Let ${\phi_{1,0}}$ and ${\phi_{2,0}}$ be the two solutions of ${Ray_0(\phi) = 0}$ that are constructed above in Lemma 4. We note that solutions of ${Ray_0(\phi) = f}$ tend to a constant value as ${z \rightarrow + \infty}$ since ${\phi_{1,0} \rightarrow U_+-c}$. We now construct normal mode solutions to the Rayleigh equation with ${\alpha \not=0}$

$\displaystyle Ray_\alpha(\phi) = (U-c)(\partial_z^2 - \alpha^2)\phi - U'' \phi = f \ \ \ \ \ (21)$

By looking at the spatially asymptotic limit of the Rayleigh equation, we observe that there are two normal mode solutions of (21) whose behaviors are as ${e^{\pm\alpha z}}$ at infinity. In order to study the mode which behaves like ${e^{-\alpha z}}$ we introduce

$\displaystyle \phi_{1,\alpha } = \phi_{1,0} e^{-\alpha z} ,\qquad \phi_{2,\alpha} = \phi_{2,0} e^{-\alpha z}. \ \ \ \ \ (22)$

A direct calculation shows that the Wronskian determinant

$\displaystyle W[\phi_{1,\alpha},\phi_{2,\alpha}] = \partial_z \phi_{2,\alpha} \phi_{1,\alpha} - \phi_{2,\alpha} \partial_z \phi_{1,\alpha} = e^{-2\alpha z}$

is non zero. In addition, we can check that

$\displaystyle Ray_\alpha(\phi_{j,\alpha}) = - 2 \alpha (U-c) \partial_z \phi_{j,0} e^{-\alpha z} \ \ \ \ \ (23)$

We are then led to introduce an approximate Green function ${G_{R,\alpha}(x,z)}$ defined by

$\displaystyle G_{R,\alpha}(x,z) = \left\{ \begin{array}{rrr} (U(x)-c)^{-1} e^{-\alpha (z-x)} \phi_{1,0}(z) \phi_{2,0}(x), \quad \mbox{if}\quad z>x\\ (U(x)-c)^{-1} e^{-\alpha (z-x)} \phi_{1,0}(x) \phi_{2,0}(z), \quad \mbox{if}\quad z< x.\end{array}\right.$

Again, like ${G_{R,0}(x,z)}$, the Green function ${G_{R,\alpha}(x,z)}$ is “singular” near ${z = z_c}$ with two sources of singularities: one arising from ${1/ (U(x) - c)}$ for ${x}$ near ${ z_c}$ and the other coming from the ${(z - z_c) \log (z- z_c)}$ singularity of ${\phi_{2,0}(z)}$. By a view of (23), it is clear that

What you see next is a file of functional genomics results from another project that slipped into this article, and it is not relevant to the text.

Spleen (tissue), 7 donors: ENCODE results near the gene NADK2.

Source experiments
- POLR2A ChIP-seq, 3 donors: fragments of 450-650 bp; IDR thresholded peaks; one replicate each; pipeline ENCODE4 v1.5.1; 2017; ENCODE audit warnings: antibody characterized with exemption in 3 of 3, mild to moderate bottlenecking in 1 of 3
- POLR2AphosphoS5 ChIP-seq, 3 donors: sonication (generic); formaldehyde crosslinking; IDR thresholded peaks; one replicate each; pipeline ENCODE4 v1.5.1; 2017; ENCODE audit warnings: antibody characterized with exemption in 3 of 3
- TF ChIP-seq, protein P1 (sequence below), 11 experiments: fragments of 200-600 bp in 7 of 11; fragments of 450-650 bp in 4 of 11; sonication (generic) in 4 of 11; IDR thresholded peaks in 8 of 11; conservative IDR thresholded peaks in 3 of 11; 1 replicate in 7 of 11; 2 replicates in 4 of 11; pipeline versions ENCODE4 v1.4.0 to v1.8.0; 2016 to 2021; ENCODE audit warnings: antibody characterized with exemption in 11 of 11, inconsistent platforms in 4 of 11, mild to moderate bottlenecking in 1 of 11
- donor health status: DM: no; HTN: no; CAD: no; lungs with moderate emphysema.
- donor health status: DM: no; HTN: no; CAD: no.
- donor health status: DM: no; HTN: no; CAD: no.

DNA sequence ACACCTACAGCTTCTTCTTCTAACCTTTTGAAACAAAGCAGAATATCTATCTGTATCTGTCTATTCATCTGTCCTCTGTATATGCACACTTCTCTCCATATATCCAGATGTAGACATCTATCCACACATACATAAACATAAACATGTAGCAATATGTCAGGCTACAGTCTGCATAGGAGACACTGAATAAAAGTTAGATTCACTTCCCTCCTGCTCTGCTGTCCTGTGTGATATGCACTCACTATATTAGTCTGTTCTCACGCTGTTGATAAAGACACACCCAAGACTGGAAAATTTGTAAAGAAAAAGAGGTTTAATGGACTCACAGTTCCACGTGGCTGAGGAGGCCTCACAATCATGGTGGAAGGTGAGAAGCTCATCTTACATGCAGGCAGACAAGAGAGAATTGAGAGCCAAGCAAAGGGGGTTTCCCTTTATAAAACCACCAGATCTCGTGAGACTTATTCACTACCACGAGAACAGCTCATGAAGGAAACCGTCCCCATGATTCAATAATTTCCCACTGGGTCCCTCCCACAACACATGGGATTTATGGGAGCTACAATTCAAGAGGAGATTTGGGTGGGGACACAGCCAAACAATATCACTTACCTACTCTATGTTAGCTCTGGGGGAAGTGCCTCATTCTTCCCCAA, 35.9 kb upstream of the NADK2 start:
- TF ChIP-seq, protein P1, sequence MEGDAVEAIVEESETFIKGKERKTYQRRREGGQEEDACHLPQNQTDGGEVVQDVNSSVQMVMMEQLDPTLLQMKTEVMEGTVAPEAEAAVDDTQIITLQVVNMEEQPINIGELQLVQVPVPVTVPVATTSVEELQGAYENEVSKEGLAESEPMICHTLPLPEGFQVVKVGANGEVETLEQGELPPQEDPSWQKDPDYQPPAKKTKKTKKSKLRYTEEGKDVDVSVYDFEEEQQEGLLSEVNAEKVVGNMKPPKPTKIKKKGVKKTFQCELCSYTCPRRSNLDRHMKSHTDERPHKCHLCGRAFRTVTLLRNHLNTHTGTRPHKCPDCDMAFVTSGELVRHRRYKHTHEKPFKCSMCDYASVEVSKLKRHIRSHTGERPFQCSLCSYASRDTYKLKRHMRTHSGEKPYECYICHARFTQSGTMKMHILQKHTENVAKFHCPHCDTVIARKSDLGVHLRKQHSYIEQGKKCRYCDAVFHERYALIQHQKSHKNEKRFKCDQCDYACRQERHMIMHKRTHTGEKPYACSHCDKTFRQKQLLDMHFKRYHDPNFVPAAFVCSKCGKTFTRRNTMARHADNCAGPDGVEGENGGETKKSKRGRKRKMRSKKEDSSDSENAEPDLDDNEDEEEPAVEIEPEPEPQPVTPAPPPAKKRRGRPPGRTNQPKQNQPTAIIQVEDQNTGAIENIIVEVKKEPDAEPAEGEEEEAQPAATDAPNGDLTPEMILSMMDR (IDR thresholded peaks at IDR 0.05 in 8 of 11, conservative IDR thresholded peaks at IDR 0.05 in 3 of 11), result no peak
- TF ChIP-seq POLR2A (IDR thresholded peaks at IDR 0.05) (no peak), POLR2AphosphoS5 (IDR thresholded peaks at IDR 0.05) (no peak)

$\displaystyle Ray_\alpha (G_{R,\alpha}(x,z)) = \delta_{x} -2\alpha (U- c) E_{R,\alpha}(x,z), \ \ \ \ \ (24)$

for each fixed ${x}$. Here the error term ${E_{R,\alpha}(x,z)}$ is defined by

$\displaystyle E_{R,\alpha}(x,z) = \left\{ \begin{array}{rrr} (U(x)-c)^{-1} e^{-\alpha (z-x)} \partial_z \phi_{1,0}(z) \phi_{2,0}(x), \quad \mbox{if}\quad z>x\\ (U(x)-c)^{-1}e^{-\alpha (z-x)}\ \phi_{1,0}(x) \partial_z \phi_{2,0}(z), \quad \mbox{if}\quad z< x.\end{array}\right.$

We then introduce an approximate inverse of the operator ${Ray_\alpha}$ defined by

$\displaystyle RaySolver_\alpha(f)(z) := \int_0^{+\infty} G_{R,\alpha}(x,z) f(x) dx \ \ \ \ \ (25)$

and the error remainder

$\displaystyle Err_{R,\alpha}(f)(z) := 2\alpha (U(z) - c) \int_0^{+\infty} E_{R,\alpha}(x,z) f(x) dx \ \ \ \ \ (26)$

Lemma 7 Assume that ${\Im c \not =0}$, and let ${p}$ be ${0,1,}$ or ${2}$. For any ${f\in {X_p^\eta}}$, with ${\eta > \alpha}$, the function ${RaySolver_\alpha(f)}$ is well-defined in ${Y^\alpha_{p+2}}$, satisfying

$\displaystyle Ray_\alpha(RaySolver_\alpha(f)) = f + Err_{R,\alpha}(f).$

Furthermore, there hold

$\displaystyle \| RaySolver_\alpha(f)\|_{Y^\alpha_{p+2}} \le C (1+|\log \Im c|) \|f\|_{{X_p^\eta}}, \ \ \ \ \ (27)$

and

$\displaystyle \|Err_{R,\alpha}(f)\|_{Y_{p}^\eta} \le C\alpha (1+|\log (\Im c)|) \|f\|_{X_p^\eta} , \ \ \ \ \ (28)$

for some universal constant ${C}$.

Proof: The proof follows similarly to that of Lemmas 5 and 6. In fact, the proof of the right order of singularities near the critical layer follows identically from that of Lemmas 5 and 6.